Visiting the Goethe Haus
Germany’s most well known poet Johann Wolfgang von Goethe was born with a silver spoon in his mouth in 1749 and visiting his birthplace gives you an authentic impression on how wealthy people used to live in Frankfurt am Main about three hundred years ago. You do not have to be especially interested in literature or poetry in order to enjoy your visit to the Goethe Haus and to benefit enormously from it.
The young Goethe become very famous all over Europe after he had written “Werther” at the age of twenty-four and was a kind of super star in his days. So enjoy your visit of the Goethe Haus and maybe you will become interested in reading something … written by that funny guy called Goethe who left Frankfurt when he was about 16 years of age … he never came back … and lived happily together with his help “Christiane” for 18 years without being married before the two of them finally got married … which was seen as a scandal beyond description in these days. Firstly, because Christiane was not “suitable” according to “class” and secondly, nobody used to live together in the eighteenth century – whatever class – without a marriage certificate.
The complete interior of the Goethe Haus (including the original wall tapestries and floorboards) was brought to the country side in order to protect it during the second world war. The house itself was heavily destroyed during World War II and was re-erected after the war. The furniture is the original and the old squeaking wooden floors are also giving you a lively impression of the 18th century. The upper crust style of living in Frankfurt in these days is reflected by the huge library of Goethe’s father, the massive collection of oil paintings, and the precious interiors all over the house.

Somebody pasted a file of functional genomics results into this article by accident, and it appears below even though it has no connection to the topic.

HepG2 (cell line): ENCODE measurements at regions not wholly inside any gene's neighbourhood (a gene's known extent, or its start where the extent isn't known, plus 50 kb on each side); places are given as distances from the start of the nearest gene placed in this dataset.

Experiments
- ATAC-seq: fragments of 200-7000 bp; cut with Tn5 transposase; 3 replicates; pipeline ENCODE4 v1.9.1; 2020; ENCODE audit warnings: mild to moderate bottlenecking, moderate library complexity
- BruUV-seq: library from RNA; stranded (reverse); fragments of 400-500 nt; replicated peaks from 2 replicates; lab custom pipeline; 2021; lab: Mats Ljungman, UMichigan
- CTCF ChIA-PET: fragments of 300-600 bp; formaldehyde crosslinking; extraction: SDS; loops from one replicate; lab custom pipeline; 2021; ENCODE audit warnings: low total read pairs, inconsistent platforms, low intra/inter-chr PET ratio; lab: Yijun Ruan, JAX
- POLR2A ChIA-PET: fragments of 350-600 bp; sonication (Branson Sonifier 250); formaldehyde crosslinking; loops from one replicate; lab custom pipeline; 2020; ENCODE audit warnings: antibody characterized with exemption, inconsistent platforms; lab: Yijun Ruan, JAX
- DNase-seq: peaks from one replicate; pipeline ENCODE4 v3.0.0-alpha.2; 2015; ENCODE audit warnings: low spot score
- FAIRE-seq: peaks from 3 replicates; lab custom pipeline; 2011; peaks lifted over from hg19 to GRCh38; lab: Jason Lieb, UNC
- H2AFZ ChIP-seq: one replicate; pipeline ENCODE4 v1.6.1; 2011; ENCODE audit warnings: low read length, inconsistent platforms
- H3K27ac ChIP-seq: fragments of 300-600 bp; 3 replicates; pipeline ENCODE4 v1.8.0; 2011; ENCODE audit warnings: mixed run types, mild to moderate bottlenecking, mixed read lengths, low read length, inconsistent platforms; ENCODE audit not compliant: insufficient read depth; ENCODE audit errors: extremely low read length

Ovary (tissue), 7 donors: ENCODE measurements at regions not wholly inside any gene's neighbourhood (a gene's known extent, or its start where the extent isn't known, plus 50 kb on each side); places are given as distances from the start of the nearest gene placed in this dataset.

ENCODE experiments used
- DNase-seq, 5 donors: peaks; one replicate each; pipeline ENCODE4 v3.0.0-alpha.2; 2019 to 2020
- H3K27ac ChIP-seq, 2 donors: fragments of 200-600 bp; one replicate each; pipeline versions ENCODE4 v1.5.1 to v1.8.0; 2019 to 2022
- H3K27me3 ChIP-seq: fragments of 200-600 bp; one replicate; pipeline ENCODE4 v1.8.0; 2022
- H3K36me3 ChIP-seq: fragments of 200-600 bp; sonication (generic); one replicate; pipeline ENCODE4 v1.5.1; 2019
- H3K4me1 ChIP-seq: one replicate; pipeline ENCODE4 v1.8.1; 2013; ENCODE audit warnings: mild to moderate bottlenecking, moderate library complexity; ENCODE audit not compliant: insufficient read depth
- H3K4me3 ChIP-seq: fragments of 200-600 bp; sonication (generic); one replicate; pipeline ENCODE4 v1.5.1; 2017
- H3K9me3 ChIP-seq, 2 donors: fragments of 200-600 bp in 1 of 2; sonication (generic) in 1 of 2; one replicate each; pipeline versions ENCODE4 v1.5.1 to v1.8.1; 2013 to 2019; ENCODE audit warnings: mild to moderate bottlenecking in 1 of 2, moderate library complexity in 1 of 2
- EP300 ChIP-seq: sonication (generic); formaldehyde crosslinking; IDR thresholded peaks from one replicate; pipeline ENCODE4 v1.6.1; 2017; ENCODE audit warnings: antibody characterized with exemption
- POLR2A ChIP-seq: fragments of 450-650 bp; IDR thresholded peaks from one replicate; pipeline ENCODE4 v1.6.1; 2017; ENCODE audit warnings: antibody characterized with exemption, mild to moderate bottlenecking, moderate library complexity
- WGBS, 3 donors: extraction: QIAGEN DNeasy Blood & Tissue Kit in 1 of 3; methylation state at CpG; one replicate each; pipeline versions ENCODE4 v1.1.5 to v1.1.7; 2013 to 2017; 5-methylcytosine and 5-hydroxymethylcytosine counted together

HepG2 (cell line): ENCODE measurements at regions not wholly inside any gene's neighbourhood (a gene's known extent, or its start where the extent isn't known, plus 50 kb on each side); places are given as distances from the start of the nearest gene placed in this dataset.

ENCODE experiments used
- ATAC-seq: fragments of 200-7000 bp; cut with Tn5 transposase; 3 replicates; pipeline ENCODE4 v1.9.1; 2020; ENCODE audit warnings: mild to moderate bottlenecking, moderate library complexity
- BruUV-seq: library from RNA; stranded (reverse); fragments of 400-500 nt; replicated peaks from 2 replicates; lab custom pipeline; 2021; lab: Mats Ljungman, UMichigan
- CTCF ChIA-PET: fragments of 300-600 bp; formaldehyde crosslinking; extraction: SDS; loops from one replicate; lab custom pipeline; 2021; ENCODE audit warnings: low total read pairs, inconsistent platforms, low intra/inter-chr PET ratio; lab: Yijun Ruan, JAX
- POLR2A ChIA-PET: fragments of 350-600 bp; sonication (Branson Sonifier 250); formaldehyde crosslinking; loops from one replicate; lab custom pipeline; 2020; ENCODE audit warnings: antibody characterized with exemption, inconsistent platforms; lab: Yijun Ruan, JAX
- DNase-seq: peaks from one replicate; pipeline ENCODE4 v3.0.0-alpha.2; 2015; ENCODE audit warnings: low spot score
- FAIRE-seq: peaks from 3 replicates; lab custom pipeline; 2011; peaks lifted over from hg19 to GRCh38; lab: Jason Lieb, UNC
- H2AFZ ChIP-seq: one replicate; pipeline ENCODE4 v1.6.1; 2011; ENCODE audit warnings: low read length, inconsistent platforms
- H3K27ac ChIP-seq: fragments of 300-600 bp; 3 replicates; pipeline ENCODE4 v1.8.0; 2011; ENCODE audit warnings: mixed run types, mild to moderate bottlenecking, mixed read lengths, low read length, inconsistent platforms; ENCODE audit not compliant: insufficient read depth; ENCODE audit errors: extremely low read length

The kitchen is one of the most interesting rooms in the Goethe Haus. The wealthy Goethe family also had their own well in the spacious garden at the back of the house which also shows that this household was among the most priviledged ones in Frankfurt. The usual crowd had to go to the many public wells in order to get fresh water in these days. In 1815 the city of Frankfurt had forty-one-thousand inhabitants and around 220 wells which were open to the public.
Included in the entrance fee for the Goethe-Haus is a guided tour through the house which is held in German only. A guide is showing the visitors through the rooms of the Goethehaus and is introducing you to one or the other story about Goethe. The Goethe-Haus is open seven days a week – which is nice as most of the museums in Frankkfurt am Main as well as all over Europe are closed on Mondays. The guided tour is recommended … even if your German isn’t very good … you might get inspired … 🙂
Opening hours of the Goethe-Haus and the Goethe-Museum
Monday – Saturday: 10 a.m. – 06:00 p.m.
Sundays & public holidays: 10.a.m. – 05:30 p.m.
The guided tours of the Goethe-Haus are held in German and are included in the entrance fee and they are free for individual travellers
Monday – Sunday: starting time: 02:00 p.m. and 04:00 p.m.
Saturday & Sunday: starting time: 10:30 a.m., 02:00 p.m . and, 04:00 p.m.
PDAs are available in German, English, Japanese, Chinese, and Korean. (cost: .3,00 EUR per person)